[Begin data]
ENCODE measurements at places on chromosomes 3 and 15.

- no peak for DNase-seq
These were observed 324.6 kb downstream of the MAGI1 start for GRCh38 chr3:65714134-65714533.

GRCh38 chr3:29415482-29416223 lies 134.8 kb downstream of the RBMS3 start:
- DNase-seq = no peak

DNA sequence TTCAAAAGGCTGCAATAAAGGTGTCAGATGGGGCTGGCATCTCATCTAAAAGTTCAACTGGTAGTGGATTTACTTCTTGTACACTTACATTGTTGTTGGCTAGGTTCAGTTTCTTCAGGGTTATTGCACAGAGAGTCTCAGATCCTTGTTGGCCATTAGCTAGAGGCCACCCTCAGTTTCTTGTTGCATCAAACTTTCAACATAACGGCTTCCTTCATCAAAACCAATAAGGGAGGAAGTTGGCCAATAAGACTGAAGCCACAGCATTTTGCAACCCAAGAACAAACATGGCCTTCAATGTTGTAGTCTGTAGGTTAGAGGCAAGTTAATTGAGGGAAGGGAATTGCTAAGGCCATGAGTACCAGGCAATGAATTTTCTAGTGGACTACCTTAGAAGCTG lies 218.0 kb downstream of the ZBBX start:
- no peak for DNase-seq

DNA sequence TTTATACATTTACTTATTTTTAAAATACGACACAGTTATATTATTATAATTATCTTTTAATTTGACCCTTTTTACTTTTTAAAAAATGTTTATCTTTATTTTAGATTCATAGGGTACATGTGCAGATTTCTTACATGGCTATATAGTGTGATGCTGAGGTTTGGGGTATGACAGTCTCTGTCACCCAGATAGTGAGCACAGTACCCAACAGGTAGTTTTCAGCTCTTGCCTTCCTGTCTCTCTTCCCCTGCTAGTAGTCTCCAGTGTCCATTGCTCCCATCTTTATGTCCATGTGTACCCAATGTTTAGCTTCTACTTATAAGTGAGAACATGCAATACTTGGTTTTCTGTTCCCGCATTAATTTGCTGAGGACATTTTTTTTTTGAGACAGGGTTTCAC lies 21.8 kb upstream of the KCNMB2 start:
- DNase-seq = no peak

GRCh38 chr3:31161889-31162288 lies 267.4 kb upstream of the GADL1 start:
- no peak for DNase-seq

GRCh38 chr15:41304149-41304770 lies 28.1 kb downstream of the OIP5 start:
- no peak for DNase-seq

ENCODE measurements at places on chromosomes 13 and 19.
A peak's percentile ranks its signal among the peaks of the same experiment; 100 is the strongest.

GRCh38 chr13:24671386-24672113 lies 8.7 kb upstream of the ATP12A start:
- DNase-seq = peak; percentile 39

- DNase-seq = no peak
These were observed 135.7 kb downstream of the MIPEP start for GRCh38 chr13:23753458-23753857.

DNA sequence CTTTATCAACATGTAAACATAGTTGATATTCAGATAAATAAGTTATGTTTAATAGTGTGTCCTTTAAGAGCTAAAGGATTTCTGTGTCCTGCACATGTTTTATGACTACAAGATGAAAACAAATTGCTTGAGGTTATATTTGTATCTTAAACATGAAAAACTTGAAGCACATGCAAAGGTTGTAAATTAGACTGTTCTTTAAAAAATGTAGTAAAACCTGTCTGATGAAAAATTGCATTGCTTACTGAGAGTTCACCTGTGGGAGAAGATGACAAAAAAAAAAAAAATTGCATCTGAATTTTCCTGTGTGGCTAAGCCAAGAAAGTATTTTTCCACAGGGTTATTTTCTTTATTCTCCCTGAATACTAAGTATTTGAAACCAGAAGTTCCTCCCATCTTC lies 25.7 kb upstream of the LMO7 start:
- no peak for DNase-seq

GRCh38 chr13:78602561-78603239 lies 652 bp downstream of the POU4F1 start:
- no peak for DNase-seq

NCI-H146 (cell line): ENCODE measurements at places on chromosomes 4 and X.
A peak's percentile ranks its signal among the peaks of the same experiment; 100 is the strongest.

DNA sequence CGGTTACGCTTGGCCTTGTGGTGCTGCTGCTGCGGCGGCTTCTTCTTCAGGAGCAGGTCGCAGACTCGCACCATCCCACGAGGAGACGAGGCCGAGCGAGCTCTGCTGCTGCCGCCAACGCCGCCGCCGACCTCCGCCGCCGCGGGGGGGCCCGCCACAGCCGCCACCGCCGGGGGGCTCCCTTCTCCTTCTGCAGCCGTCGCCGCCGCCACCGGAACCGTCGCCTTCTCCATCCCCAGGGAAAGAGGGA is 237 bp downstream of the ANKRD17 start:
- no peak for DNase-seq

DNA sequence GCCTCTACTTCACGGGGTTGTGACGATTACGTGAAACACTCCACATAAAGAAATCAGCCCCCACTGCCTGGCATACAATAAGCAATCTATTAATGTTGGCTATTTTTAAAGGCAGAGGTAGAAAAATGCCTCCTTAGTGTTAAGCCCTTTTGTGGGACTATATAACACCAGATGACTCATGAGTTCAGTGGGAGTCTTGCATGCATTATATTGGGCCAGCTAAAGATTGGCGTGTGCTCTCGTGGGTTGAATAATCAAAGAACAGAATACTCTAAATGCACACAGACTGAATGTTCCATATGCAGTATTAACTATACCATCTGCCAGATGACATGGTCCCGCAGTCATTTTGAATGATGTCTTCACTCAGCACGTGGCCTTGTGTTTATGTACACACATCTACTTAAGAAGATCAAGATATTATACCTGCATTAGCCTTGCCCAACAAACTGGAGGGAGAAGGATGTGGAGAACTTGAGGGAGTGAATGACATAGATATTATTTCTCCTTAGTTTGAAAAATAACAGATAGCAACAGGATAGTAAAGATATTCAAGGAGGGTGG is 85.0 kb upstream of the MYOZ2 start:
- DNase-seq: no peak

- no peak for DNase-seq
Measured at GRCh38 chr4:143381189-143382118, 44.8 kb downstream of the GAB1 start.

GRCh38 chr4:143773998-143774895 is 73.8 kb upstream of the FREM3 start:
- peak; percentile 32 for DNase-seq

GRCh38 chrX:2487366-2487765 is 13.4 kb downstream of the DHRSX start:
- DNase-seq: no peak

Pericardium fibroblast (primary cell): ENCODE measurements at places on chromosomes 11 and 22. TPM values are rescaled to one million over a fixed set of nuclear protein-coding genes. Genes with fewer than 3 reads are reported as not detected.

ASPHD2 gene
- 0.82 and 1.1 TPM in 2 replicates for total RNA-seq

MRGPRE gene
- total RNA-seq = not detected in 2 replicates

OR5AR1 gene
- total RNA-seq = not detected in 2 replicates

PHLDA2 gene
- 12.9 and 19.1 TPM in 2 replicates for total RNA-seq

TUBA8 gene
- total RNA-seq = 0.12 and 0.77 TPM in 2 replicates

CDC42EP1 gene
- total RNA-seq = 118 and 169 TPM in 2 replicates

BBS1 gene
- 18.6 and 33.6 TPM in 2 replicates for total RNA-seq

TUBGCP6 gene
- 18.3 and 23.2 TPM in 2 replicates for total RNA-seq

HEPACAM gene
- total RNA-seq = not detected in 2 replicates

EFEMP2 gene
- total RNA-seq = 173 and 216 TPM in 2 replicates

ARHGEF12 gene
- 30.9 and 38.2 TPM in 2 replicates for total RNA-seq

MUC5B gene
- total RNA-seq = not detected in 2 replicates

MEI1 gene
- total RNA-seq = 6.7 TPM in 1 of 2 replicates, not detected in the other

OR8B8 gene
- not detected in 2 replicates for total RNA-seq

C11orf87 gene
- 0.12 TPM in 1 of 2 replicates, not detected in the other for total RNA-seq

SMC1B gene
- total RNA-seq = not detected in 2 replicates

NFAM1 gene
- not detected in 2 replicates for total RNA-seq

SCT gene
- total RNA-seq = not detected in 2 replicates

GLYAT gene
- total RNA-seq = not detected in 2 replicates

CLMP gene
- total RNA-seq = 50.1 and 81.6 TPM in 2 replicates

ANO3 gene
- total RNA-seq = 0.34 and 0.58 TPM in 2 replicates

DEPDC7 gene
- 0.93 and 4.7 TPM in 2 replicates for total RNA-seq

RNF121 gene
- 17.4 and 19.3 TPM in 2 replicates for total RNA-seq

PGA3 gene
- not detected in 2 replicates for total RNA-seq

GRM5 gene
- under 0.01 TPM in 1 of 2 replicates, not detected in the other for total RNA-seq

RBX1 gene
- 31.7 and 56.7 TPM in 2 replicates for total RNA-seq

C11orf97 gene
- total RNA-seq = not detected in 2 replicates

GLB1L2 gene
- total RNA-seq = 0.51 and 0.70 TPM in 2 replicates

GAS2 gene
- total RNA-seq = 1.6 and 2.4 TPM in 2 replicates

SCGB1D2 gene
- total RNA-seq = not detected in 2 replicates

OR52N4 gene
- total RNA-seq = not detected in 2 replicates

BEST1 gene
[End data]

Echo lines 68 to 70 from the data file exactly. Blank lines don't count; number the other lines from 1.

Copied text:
- total RNA-seq = not detected in 2 replicates

NFAM1 gene
- not detected in 2 replicates for total RNA-seq